- Lake Tahoe, California: Host of the 1960 Winter Olympics, this Sierra Nevada locale boasts many cross-country resorts, including Royal Gorge, one of the largest Nordic resorts in the country with almost 100 miles of trails. Bonus: The resort also allows man’s best friend to accompany skiers on select days.
- Methow Valley, Washington: One of the largest Nordic centers in America is located in the North Cascades in Winthrop, Washington. With approximately 125 miles of groomed trails, Methow Valley is a favorite for cross-country professionals and recreationists alike. More than 50 percent of the trails traverse lands that are part of the USDA Forest Service.
- Telemark, Wisconsin: While the fabled lodge has fallen on tough times in the last decade, it’s still the home base for the Midwest’s skiing, particularly Nordic, Mecca. Almost 40 years ago, Telemark’s famous owner, Tony Wise, launched the inaugural American Birkebeiner, aka the Birkie, which draws 9,000 competitors for the 50 km race and related festivities every year. The state of Wisconsin actually offers almost 250 cross-country facilities.
While the northern part of the country is getting deluged with snow, winter in the South often means mild temperatures that still allow for oodles of outdoor favorites like hiking and biking. Some activities in the South, though, are ideally suited for the winter months:
- Birding Trails: Follow our feathered friends south — or even east or west — in the winter and enjoy one of the country’s many birding trails. North America is home to almost 1,000 different bird species, and about 15 years ago, Texas kicked off the trend to create dedicated birding trails to aid those hoping to spot some winged creatures. With its prime location in migratory patterns, birding in Texas during the winter can be lucrative. Texas’ coastal birding trail spans 2,100 miles, hitting 310 different sites for ideal bird watching. Nearby Louisiana offers America’s Wetland Birding Trail, which traverses marshes, swamps, hardwood forests and more to reach 115 birding sites. Three-quarters of our states boast birding trails, so check out the American Birding Association’s round up of trails to find one near you.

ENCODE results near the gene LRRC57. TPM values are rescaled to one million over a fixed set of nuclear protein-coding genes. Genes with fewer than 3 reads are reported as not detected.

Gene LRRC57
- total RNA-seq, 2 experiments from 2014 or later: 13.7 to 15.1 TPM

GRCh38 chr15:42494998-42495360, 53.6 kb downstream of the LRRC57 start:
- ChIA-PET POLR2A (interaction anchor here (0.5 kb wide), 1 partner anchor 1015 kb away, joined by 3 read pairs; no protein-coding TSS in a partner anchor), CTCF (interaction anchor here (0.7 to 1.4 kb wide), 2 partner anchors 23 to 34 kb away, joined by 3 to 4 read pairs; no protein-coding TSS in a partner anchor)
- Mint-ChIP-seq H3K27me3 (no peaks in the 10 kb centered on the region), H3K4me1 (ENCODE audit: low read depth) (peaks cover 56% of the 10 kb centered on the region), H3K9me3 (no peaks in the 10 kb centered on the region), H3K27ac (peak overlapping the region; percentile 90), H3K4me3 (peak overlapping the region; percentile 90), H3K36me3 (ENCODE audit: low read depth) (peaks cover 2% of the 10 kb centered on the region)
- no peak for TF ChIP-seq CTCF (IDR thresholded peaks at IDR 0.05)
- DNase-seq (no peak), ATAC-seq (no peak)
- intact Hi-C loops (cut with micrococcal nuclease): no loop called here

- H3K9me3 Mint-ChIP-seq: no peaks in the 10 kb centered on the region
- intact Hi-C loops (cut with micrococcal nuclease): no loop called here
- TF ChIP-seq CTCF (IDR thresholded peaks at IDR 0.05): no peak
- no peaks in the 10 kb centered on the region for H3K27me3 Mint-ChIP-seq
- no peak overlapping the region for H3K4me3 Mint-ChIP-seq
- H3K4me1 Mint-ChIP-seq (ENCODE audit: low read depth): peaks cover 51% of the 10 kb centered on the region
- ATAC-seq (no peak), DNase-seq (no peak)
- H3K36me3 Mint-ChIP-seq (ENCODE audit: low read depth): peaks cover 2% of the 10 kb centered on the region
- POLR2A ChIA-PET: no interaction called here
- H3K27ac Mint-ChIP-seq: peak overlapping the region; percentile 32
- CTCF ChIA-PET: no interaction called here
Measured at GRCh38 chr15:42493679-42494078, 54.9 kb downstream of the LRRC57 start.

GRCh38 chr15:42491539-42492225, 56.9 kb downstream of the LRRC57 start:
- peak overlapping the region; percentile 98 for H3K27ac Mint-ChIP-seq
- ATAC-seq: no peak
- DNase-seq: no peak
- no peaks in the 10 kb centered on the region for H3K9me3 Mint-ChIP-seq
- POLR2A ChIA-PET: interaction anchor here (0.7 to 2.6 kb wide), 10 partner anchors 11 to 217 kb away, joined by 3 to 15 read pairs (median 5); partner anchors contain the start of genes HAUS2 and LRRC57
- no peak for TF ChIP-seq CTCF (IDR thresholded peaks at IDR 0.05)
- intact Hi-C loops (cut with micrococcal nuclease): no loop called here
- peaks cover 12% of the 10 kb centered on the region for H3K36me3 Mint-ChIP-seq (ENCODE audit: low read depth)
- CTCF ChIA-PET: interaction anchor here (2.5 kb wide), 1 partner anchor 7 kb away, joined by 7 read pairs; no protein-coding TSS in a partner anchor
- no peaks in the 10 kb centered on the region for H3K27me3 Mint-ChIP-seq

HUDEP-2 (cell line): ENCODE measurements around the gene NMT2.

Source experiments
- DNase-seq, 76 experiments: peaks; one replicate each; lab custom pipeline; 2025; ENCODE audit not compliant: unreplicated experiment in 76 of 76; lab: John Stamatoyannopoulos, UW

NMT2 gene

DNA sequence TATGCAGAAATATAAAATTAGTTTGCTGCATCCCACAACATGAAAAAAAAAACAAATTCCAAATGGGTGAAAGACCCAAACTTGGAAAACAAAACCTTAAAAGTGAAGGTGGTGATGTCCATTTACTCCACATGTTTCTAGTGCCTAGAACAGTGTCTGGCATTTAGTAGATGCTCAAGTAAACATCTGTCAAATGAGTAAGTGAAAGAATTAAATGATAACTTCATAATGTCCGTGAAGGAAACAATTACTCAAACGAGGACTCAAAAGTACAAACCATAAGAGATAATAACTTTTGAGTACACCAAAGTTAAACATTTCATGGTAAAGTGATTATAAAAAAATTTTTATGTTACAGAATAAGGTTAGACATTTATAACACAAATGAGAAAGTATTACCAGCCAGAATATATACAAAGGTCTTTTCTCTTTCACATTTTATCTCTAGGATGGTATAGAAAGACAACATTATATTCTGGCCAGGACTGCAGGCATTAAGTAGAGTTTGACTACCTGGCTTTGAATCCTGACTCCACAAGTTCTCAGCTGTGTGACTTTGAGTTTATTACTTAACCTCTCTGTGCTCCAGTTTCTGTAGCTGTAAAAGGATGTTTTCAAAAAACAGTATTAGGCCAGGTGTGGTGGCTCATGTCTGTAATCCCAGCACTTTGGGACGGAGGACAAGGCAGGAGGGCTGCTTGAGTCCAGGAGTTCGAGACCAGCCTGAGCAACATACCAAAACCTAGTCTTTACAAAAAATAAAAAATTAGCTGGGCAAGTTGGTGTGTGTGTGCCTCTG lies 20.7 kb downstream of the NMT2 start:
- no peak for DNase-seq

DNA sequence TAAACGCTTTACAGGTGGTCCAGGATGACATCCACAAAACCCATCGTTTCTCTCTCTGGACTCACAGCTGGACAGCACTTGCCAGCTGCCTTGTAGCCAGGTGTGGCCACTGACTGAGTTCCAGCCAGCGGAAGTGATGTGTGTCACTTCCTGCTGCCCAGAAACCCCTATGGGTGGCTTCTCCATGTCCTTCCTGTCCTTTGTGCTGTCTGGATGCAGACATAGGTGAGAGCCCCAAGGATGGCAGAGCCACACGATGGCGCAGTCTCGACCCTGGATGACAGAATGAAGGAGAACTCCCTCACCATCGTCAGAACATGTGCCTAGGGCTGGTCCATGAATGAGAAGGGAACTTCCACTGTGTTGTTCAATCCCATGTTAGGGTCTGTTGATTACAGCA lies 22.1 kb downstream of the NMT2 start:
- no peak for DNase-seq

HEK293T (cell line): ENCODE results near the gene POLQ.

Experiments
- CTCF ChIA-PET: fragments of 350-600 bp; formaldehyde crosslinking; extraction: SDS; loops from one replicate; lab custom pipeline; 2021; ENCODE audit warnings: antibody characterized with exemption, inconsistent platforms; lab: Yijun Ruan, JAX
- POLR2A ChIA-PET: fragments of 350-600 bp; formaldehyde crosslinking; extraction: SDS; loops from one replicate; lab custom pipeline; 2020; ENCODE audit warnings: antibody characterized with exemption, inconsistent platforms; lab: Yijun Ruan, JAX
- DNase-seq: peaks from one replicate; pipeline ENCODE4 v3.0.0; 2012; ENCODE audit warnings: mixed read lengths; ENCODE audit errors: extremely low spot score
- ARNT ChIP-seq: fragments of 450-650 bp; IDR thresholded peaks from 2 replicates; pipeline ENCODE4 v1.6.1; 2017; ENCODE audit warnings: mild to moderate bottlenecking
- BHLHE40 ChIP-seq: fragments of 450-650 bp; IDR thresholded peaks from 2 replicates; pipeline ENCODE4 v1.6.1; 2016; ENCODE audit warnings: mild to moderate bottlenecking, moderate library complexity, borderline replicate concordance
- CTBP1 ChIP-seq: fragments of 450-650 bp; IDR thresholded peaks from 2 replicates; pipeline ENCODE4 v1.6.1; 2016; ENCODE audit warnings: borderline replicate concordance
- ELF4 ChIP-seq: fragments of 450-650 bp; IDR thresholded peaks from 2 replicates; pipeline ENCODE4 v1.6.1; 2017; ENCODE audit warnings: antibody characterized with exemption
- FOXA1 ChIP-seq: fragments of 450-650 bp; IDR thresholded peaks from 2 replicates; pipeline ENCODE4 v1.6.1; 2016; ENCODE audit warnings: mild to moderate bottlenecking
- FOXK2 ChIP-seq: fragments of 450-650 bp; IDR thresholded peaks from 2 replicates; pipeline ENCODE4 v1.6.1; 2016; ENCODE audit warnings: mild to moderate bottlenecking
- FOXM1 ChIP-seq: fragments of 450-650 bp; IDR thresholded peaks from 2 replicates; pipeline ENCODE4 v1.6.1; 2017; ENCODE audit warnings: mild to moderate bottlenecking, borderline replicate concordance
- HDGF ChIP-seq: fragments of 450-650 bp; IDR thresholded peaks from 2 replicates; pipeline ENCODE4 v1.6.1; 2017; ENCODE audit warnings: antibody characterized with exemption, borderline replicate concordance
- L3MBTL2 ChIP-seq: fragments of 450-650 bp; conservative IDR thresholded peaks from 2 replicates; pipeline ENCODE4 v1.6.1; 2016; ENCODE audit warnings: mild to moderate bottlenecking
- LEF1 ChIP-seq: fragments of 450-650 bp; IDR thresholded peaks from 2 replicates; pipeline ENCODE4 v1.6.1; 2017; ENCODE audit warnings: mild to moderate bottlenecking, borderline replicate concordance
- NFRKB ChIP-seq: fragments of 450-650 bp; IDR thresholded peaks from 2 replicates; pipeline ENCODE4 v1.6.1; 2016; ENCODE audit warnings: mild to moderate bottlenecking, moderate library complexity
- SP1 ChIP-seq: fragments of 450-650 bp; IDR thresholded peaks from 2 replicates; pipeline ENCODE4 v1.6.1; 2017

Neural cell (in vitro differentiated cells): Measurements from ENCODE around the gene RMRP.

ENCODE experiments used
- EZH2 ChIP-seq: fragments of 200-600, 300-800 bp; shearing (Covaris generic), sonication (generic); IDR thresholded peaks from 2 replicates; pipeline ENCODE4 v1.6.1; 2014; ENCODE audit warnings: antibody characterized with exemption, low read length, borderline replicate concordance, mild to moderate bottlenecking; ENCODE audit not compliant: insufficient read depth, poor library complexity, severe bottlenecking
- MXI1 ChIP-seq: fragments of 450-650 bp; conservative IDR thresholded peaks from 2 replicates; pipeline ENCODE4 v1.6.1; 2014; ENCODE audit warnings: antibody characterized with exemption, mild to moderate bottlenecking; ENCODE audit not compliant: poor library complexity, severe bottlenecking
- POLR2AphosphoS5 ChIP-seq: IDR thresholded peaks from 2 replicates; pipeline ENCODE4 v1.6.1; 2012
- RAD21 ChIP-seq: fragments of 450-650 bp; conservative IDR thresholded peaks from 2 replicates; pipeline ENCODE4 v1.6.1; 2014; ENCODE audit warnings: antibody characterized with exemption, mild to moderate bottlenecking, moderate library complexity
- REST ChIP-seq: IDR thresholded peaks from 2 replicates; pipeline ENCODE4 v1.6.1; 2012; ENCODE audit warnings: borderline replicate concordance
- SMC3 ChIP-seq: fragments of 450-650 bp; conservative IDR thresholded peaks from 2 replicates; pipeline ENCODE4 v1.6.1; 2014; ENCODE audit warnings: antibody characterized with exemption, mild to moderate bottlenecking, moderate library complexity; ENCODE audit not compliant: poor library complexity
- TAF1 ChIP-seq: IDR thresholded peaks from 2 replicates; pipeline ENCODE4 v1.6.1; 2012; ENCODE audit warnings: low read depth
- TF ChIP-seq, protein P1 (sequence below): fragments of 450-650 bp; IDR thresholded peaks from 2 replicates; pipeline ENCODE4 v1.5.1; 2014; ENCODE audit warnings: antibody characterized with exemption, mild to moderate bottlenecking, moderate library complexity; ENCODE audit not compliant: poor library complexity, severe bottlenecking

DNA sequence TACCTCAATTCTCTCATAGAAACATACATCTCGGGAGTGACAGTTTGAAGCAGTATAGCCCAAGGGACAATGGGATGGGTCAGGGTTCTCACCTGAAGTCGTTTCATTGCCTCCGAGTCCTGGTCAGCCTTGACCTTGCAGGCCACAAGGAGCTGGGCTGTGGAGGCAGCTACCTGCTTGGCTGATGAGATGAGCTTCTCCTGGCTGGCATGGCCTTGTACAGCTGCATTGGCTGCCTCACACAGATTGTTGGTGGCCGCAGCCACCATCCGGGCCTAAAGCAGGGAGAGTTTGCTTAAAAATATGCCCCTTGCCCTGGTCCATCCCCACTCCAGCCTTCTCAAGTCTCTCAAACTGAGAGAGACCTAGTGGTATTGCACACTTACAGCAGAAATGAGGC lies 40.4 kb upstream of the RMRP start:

The Desert: Deserts are known for being dry, sparse and hot, which is why the winter months are the perfect time to experience their wonder — and don’t let the word desert fool you, as deserts in the U.S. offer much more than sand. California’s Joshua Tree National Park contains not one, but two of these intense ecosystems — the Colorado and Mojave Deserts. As you hike, bike and explore this park, you’ll discover stands of Joshua trees and fan palms and approximately 813 species of vascular plants. In Arizona’s Petrified Forest National Park, you can discover the fossilized remains of million-year-old former trees while reveling in the beauty of the Painted Desert by foot or even horseback.
- Florida: The Sunshine State is the premiere winter destination for beachgoers across the country, but it’s also an ideal spot to embark on wildlife hunts in the winter months. Each winter, visitors flock to Crystal River National Wildlife Refuge to see the manatees basking in the area’s warm water springs. Further down the coast, the J.N. “Ding” Darling Wildlife Refuge’s mangroves provide habitat for a variety of bird species including roseate spoonbills, reddish egrets, snowy egrets and many heron species; visitors may also spot some endangered eastern indigo snakes, American alligators, American crocodiles, Atlantic loggerhead sea turtles and more.
- Southern California: Every winter, monarch butterflies east of the Rockies flock to Michoacán, Mexico, to spend the winter months in the oyamel fir forests of the Transverse Neo-Volcanic Mountain range. Monarch butterflies west of the Rockies descend upon Southern California’s eucalyptus groves. Pismo Beach, Pacific Grove and Morro Bay are hotspots for monarch activity in the winter.